Nobody would blame you if you thought Hunter Pence’s career was over after he hit .226 and 4 home runs in an injury-plagued season with the Giants. He inked a minor league deal with the Rangers this year, and he quickly came up because, you know, Rangers. Suddenly it’s 2011 again, as Pence is hitting .338 with seven home runs so far. It doesn’t really make any sense, but nothing about Hunter Pence makes any sense so it wouldn’t be mildly surprising if he becomes an everyday player again.
Caleb Smith, SP, Miami Marlins
Nobody would blame you if you didn’t know this guy’s name. He had his first real shot in the big leagues (albeit with the Marlins) last year at age 26 and posted a respectable 4.19 ERA. He’s sliced that number in half to 2.11, emerging as a clear bright spot for an otherwise bleak Marlins team. There’s a lot to like Smith: He keeps the ball in the ballpark, he doesn’t walk a lot of guys, and he has a terrific 11.8 K/9 rate. I wouldn’t be surprised at all if he makes the trip to Cleveland this summer for the All-Star game.
Luis Castillo, SP, Cincinnati Reds
Castillo was fine in his first full season in the big leagues, but his 4.30 ERA didn’t match his electric stuff. This year, he has been arguably the best pitcher in baseball. His 1.76 ERA is third in the league and his 70 strikeouts are first. Though his home runs allowed are down, his walks per nine have increased from 2.6 to 3.8. Regardless, Castillo has taken the next step to being an elite pitcher.
Zach Davies, SP, Milwaukee Brewers
An achilles heel for all of last season, the Brewers starting rotation has seemingly been fixed by the return of Zach Davies from injury. Through eight starts, his ERA is an MLB-best 1.54. Davies’ walk rate has remained the same and his strikeout rate has actually dropped to 6.0 per nine innings, so this level of success is not sustainable. There is no reason, however, that he cannot remain a mid-rotation starter for years to come.
Paul Dejong, SS, St. Louis Cardinals
Dejong was great in 2017, hitting .285 and 25 home runs as a rookie. Though he took a step back last year, he posted 19 home runs and an above average OPS. His main problem has been staying on the field, as he’s failed to play 120 games in either of those two years. Not only has he been healthy this year, but he has also posted the best production of his career. He currently leads the league with 14 doubles to go along with seven homers and a .327 average. Dejong has established himself as a middle of the order bat, and his success is a big reason for the Cardinal’s fast start.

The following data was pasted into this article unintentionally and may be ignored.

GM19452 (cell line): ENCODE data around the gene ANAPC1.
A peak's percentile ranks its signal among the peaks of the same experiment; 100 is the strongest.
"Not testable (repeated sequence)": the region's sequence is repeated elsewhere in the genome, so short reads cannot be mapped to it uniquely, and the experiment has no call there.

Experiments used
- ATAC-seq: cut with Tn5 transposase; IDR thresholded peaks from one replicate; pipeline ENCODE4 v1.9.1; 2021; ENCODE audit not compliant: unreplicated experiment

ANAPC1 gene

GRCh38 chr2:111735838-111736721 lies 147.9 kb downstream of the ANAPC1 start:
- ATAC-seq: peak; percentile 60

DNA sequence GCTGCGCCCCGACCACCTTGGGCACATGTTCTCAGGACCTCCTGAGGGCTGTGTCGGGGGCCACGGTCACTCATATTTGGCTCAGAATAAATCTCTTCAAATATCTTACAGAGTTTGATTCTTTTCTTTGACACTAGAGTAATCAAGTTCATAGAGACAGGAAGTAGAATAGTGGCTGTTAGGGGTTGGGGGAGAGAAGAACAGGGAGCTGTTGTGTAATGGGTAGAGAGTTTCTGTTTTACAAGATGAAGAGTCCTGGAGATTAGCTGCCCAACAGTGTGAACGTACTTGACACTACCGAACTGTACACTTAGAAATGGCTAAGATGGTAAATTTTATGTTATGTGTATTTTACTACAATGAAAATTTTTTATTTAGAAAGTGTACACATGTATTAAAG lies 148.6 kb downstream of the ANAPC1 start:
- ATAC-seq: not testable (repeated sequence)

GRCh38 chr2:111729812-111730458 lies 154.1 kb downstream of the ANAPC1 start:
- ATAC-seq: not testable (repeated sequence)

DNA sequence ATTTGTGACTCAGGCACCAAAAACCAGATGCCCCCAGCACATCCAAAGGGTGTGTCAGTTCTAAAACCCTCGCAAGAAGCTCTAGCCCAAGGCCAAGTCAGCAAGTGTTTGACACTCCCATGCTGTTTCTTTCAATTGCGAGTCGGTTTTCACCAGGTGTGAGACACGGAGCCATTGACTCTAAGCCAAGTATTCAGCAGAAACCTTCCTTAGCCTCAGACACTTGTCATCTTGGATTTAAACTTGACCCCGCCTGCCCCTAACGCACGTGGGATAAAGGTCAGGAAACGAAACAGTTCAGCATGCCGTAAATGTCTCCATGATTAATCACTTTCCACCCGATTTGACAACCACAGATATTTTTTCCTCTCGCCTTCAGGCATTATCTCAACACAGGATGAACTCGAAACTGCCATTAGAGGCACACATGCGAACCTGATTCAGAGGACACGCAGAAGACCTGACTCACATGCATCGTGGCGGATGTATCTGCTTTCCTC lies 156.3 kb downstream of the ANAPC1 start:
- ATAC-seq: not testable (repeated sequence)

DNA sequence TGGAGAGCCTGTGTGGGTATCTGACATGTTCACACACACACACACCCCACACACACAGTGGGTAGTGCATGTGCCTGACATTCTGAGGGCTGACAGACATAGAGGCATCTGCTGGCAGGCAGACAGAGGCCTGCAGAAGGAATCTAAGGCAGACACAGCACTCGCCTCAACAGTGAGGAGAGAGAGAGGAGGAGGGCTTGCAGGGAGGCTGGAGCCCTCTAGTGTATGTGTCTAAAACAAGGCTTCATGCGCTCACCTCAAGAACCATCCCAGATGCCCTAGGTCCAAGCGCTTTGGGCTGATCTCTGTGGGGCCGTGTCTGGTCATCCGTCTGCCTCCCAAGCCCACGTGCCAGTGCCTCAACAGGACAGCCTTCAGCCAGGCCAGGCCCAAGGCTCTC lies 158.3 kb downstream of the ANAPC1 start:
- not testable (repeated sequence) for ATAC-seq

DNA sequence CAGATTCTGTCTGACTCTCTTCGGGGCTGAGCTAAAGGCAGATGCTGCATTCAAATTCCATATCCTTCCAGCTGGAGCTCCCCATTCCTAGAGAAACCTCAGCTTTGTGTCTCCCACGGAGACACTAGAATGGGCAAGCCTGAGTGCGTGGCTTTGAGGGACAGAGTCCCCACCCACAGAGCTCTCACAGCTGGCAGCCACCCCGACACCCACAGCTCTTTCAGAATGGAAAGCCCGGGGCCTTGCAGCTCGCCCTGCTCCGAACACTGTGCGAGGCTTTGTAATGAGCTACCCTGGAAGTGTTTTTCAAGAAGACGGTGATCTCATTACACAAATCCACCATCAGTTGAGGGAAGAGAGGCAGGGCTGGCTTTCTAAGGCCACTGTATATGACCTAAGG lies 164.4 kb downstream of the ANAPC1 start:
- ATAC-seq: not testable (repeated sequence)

Jordan Lyles, SP, Pittsburgh Pirates
Just two years ago, Lyles was a 27-year old swingman getting rocked in Colorado. Givenc a chance to start this year in Pittsburgh, he has an ERA of just over two. Why? Because baseball is weird, that’s why. Nothing about his underlying statistics explain his remarkable turnaround, so this is more than likely one fluky month, but it’s always nice to see a journeyman have his moment in the sun.
Josh Bell, 1B, Pittsburgh Pirates
Bell has always been an odd case, showing great plate management but not the power you would like for a first baseman. Power has not been a problem this year, as his 9 home runs nearly match his total from all of last year, and he has maintained his excellent approach at that plate. Bell finally looks like he is fitting the mold of a 30-100 first baseman
Chris Paddack, SP, San Diego Padres
Paddack was a name to watch before the season as a top 50 prospect who posted insane strikeout and walk numbers in the minors last year. He won a rotation spot in spring training and has made the most of it. He leads of all baseball in ERA (1.55 ), WHIP (.069) and H.9 (4.0). His combination of swing and miss stuff and pinpoint control has made him one of the most intriguing young arms in all of baseball.
Cody Bellinger, 1B/OF, Los Angeles Dodgers
Cody Bellinger went through a sophomore slump in 2018 following a historic rookie campaign the year prior. This season, he looks like the second coming of Ted Williams. Bellinger currently leads baseball in average, on-base percentage, OPS, hits and runs while being second to Christian Yelich with 14 home runs. Not only is his offense pacing the league, his great defense and sneaky good speed already gives him a league-leading 3.9 WAR. As a top prospect, Bellinger always had the potential of being great, but I doubt anyone suspected the generational superstar he is looking like today.
Hyun-Jin Ryu, SP, Los Angeles Dodgers
Ryu was hidden in the shadows of phenom Walker Buehler and living legend Clayton Kershaw, but he has emerged as an ace in his own right. Forgotten about after a number of injury-plagued seasons, Ryu was spectacular last year in a half season and has kept it going this year. The key to his success is pinpoint control, as he has a Maddux-like 0.4 BB/9. His stuff is far from overpowering, but Ryu puts the ball exactly where he wants to, making him nearly impossible to put up a crooked number on.